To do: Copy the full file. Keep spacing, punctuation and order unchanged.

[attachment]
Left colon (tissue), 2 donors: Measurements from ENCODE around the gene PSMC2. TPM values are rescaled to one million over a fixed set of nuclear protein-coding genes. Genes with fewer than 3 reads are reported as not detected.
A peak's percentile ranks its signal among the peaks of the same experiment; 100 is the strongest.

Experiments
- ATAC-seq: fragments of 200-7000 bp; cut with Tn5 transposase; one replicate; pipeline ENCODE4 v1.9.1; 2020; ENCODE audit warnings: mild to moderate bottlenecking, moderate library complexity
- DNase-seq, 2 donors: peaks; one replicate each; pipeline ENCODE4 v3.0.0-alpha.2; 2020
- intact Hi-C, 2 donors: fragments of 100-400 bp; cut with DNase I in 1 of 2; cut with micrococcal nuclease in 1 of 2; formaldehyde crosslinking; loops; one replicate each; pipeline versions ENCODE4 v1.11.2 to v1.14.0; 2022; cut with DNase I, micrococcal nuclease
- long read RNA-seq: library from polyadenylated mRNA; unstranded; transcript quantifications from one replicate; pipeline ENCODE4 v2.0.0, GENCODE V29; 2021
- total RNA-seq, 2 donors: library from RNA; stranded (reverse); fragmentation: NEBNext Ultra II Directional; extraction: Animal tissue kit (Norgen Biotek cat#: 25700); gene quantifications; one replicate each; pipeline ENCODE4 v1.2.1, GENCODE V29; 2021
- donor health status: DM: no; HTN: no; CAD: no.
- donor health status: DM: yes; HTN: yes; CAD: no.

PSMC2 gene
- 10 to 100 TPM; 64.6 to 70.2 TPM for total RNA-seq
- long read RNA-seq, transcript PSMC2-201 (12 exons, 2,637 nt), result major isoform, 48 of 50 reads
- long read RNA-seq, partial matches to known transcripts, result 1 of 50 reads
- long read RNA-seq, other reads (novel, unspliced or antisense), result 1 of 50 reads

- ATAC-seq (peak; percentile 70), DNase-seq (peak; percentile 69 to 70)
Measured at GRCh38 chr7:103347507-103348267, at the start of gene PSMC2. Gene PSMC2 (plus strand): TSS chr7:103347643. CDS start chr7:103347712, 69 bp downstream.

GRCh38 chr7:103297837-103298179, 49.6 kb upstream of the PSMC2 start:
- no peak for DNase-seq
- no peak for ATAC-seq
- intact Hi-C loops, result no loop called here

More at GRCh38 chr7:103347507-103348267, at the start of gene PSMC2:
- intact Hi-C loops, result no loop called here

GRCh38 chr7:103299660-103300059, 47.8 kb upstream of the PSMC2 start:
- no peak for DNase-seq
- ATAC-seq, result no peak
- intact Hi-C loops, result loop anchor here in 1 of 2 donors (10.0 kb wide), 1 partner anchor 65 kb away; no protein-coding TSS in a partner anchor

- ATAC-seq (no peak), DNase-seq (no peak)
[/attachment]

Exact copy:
Left colon (tissue), 2 donors: Measurements from ENCODE around the gene PSMC2. TPM values are rescaled to one million over a fixed set of nuclear protein-coding genes. Genes with fewer than 3 reads are reported as not detected.
A peak's percentile ranks its signal among the peaks of the same experiment; 100 is the strongest.

Experiments
- ATAC-seq: fragments of 200-7000 bp; cut with Tn5 transposase; one replicate; pipeline ENCODE4 v1.9.1; 2020; ENCODE audit warnings: mild to moderate bottlenecking, moderate library complexity
- DNase-seq, 2 donors: peaks; one replicate each; pipeline ENCODE4 v3.0.0-alpha.2; 2020
- intact Hi-C, 2 donors: fragments of 100-400 bp; cut with DNase I in 1 of 2; cut with micrococcal nuclease in 1 of 2; formaldehyde crosslinking; loops; one replicate each; pipeline versions ENCODE4 v1.11.2 to v1.14.0; 2022; cut with DNase I, micrococcal nuclease
- long read RNA-seq: library from polyadenylated mRNA; unstranded; transcript quantifications from one replicate; pipeline ENCODE4 v2.0.0, GENCODE V29; 2021
- total RNA-seq, 2 donors: library from RNA; stranded (reverse); fragmentation: NEBNext Ultra II Directional; extraction: Animal tissue kit (Norgen Biotek cat#: 25700); gene quantifications; one replicate each; pipeline ENCODE4 v1.2.1, GENCODE V29; 2021
- donor health status: DM: no; HTN: no; CAD: no.
- donor health status: DM: yes; HTN: yes; CAD: no.

PSMC2 gene
- 10 to 100 TPM; 64.6 to 70.2 TPM for total RNA-seq
- long read RNA-seq, transcript PSMC2-201 (12 exons, 2,637 nt), result major isoform, 48 of 50 reads
- long read RNA-seq, partial matches to known transcripts, result 1 of 50 reads
- long read RNA-seq, other reads (novel, unspliced or antisense), result 1 of 50 reads

- ATAC-seq (peak; percentile 70), DNase-seq (peak; percentile 69 to 70)
Measured at GRCh38 chr7:103347507-103348267, at the start of gene PSMC2. Gene PSMC2 (plus strand): TSS chr7:103347643. CDS start chr7:103347712, 69 bp downstream.

GRCh38 chr7:103297837-103298179, 49.6 kb upstream of the PSMC2 start:
- no peak for DNase-seq
- no peak for ATAC-seq
- intact Hi-C loops, result no loop called here

More at GRCh38 chr7:103347507-103348267, at the start of gene PSMC2:
- intact Hi-C loops, result no loop called here

GRCh38 chr7:103299660-103300059, 47.8 kb upstream of the PSMC2 start:
- no peak for DNase-seq
- ATAC-seq, result no peak
- intact Hi-C loops, result loop anchor here in 1 of 2 donors (10.0 kb wide), 1 partner anchor 65 kb away; no protein-coding TSS in a partner anchor

- ATAC-seq (no peak), DNase-seq (no peak)